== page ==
This paper was quite an interesting one. I quote the abstract:
How different are Islamic banks from conventional banks? Does the recent crisis justify a closer look at the Sharia-compliant business model for banking? When comparing conventional and Islamic banks, controlling for time-variant country-fixed effects, we find few significant differences in business orientation. There is evidence however, that Islamic banks are less cost-effective, but have a higher intermediation ratio, higher asset quality and are better capitalized. We also find large cross-country variation in the differences between conventional and Islamic banks as well as across Islamic banks of different sizes. Furthermore, we find that Islamic banks are better capitalized, have higher asset quality and are less likely to disintermediate during crises. The better stock performance of listed Islamic banks during the recent crisis is also due to their higher capitalization and better asset quality.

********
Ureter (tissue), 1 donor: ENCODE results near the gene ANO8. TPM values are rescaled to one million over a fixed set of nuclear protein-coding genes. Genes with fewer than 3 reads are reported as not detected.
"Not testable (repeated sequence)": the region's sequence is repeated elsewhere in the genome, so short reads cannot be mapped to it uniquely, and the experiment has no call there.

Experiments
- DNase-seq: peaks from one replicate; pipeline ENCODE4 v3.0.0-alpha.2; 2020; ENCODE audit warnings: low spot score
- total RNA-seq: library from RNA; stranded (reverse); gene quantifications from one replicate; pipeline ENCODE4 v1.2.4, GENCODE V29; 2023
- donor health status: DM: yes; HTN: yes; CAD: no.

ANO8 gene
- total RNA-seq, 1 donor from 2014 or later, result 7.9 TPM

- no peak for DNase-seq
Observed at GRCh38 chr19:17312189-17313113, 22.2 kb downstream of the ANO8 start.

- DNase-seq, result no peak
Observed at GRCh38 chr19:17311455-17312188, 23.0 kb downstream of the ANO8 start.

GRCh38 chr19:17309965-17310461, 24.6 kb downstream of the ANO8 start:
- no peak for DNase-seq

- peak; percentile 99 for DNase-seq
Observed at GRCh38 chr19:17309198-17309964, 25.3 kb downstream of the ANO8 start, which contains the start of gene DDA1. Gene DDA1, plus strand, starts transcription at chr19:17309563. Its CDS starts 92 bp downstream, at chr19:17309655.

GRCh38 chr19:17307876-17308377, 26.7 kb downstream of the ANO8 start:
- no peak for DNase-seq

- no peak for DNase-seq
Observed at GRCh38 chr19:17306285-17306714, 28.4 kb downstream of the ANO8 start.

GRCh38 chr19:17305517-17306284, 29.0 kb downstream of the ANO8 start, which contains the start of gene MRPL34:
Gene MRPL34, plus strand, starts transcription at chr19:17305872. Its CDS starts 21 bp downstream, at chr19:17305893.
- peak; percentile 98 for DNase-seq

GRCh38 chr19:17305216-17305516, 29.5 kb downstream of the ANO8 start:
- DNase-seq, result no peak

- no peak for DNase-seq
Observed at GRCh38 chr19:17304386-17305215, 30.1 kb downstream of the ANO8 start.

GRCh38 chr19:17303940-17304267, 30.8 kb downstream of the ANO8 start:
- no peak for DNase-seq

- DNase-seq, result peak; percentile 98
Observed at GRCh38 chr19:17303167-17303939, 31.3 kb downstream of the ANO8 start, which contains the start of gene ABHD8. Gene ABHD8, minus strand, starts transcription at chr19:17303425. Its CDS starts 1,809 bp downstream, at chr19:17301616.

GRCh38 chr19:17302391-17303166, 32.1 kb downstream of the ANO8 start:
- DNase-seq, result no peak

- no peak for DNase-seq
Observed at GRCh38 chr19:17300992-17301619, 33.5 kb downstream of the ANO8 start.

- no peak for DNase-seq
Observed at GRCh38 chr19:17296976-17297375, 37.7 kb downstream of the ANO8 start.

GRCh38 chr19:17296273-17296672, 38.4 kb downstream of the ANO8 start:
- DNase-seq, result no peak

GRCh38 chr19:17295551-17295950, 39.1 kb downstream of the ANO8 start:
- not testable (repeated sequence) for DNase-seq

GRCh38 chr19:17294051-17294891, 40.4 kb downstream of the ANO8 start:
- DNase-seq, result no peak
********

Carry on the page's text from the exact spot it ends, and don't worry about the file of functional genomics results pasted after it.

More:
Given the financial crisis, this new model has quite a lot of lessons for the modern Anglo Saxon world of banking. I've been keeping track of Islamic Finance for some time now and this has changed quite a lot since the early days.
The profit sharing element has quite an interesting behaviour as they end up being better capitalised with lower loan losses. In other words, they become a sort of private equity type of firm. Interesting, I wonder if these lessons will be learned by the regulators? Or force bad performing loans to be converted into equity like the CoCo’s? Not for the banks but for the firms to which the banks have lent to?